Roof care and repair: A guide

When did you last check your roof? We offer advice to help maintain one of the most important investment areas of your home

Sometimes it pays to talk about the weather—especially in the case of homeowners insurance. That’s because some of the most common causes of home insurance claims are due to wind, hail and weather-related water damage—and many of these weather events can impact our roofs. Throw in other sudden or accidental risks like fallen branches, and you’ve got good reasons to make regular roof checks a part of your homeownership routine.

When it comes to mitigating these risks, it’s best to start (literally) at the top. “It’s vital to understand the condition of your roof,” notes Paul Cuzzola, Chief Claims Officer at Berkley One. “Your roof is one of the biggest, if not the biggest, investments you make when it comes to your home.” Lisa Barnes, Risk Management Consultant with Berkley One adds, “Checking out your roof on a regular basis for quality and any defects is key in helping to prevent future issues. Regular roof maintenance and repair can go a long way in preventing weather damage and other unforeseen hazards that may result in claims.”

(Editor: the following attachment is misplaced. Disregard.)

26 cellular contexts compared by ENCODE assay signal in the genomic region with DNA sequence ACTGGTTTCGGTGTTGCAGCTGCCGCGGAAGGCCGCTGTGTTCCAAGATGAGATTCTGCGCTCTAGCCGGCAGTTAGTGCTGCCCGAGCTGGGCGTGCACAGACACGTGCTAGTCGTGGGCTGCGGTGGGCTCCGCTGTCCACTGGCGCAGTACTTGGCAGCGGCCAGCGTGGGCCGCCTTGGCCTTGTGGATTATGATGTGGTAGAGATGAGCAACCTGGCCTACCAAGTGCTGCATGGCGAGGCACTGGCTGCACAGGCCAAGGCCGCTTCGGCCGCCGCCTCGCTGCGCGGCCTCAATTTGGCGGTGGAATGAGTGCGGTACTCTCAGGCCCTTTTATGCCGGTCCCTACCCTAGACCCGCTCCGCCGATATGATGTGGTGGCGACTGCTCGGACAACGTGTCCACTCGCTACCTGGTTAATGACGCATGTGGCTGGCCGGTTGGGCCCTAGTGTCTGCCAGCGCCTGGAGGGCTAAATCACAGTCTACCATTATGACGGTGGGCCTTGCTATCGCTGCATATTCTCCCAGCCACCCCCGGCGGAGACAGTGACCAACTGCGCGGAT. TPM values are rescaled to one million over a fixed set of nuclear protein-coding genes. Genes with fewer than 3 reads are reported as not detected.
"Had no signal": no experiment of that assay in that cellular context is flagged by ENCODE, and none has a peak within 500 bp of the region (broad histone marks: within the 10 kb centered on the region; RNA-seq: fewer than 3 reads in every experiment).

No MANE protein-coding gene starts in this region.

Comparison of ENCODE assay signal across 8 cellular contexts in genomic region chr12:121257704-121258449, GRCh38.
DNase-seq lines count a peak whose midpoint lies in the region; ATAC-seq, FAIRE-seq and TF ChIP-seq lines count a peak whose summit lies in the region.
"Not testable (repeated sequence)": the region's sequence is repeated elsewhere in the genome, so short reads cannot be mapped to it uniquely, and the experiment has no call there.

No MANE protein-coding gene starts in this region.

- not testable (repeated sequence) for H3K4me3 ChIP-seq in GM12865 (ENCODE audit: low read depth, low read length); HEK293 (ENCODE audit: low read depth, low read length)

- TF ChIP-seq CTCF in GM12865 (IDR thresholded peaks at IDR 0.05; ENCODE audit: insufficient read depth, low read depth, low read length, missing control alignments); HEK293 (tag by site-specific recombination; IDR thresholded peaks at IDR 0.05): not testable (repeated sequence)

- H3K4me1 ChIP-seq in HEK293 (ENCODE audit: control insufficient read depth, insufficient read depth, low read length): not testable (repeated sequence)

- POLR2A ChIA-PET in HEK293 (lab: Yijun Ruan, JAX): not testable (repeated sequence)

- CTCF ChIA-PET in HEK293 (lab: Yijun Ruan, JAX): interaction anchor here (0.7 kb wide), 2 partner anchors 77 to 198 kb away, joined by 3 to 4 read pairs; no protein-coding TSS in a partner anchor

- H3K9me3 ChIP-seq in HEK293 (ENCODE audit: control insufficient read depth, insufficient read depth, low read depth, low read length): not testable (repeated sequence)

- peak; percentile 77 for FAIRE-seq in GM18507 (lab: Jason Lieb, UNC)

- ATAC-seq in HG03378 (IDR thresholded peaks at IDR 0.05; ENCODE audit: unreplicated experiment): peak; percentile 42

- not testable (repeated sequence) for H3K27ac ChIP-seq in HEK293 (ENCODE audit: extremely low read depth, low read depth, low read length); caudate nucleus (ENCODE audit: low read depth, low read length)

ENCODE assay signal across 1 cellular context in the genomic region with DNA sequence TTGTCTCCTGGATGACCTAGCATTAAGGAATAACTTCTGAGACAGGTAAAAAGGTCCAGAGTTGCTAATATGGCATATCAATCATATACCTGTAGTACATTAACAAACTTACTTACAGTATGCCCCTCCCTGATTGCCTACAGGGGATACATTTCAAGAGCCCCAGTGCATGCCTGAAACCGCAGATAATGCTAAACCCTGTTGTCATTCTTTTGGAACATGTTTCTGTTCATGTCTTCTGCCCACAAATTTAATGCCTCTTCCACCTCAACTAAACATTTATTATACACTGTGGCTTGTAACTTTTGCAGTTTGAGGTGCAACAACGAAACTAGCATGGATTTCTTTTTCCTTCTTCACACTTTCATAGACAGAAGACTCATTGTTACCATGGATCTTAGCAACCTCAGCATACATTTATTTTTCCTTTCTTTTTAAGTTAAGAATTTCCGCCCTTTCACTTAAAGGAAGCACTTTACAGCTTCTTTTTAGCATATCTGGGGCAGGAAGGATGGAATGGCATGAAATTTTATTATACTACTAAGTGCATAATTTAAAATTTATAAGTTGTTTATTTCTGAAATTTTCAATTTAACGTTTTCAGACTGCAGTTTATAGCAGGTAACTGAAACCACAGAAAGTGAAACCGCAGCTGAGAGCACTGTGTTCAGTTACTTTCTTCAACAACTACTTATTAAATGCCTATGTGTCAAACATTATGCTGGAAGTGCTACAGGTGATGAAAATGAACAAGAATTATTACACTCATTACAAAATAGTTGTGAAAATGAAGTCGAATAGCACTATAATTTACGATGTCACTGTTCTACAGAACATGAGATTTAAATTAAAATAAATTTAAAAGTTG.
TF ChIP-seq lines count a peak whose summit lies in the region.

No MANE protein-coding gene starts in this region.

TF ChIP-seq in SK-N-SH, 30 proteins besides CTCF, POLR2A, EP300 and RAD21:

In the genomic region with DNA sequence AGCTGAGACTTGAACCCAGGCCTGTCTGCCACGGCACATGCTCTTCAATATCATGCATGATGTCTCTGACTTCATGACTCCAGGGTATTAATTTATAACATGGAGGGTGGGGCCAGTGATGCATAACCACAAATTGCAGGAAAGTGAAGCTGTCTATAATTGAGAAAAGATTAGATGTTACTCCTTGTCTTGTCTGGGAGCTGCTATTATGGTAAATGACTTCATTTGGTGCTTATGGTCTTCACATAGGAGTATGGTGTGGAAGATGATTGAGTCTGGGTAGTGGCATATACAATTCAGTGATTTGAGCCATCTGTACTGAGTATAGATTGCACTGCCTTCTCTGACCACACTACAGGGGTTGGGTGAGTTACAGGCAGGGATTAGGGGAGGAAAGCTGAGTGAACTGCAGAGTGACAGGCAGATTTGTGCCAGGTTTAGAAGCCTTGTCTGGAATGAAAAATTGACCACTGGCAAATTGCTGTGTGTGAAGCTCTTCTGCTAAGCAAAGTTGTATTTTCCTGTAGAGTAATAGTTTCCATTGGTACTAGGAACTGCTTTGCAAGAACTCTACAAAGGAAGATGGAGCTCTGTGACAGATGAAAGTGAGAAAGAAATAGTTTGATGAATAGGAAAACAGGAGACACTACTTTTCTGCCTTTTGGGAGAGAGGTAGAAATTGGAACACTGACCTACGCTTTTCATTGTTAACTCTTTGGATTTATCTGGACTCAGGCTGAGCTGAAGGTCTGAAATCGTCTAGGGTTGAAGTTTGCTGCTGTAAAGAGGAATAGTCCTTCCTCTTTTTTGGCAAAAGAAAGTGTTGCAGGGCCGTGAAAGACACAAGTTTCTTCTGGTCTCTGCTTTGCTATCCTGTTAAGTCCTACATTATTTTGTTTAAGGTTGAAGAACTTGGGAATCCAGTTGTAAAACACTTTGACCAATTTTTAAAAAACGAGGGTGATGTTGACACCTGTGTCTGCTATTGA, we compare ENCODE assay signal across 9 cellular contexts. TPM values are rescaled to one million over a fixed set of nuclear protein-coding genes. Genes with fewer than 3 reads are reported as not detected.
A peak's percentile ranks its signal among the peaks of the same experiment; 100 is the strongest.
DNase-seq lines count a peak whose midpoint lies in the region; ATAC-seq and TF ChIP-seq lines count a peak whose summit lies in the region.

With collectively over 50 years of experience in property claims and risk management, Paul and Lisa share insights on the best ways to help care for the roof above your head.


Q: Why should I care about roof maintenance?


A: A well-maintained roof helps protect your home and everything in it. A roof can be expensive to replace, and regular maintenance can extend the life of your roof.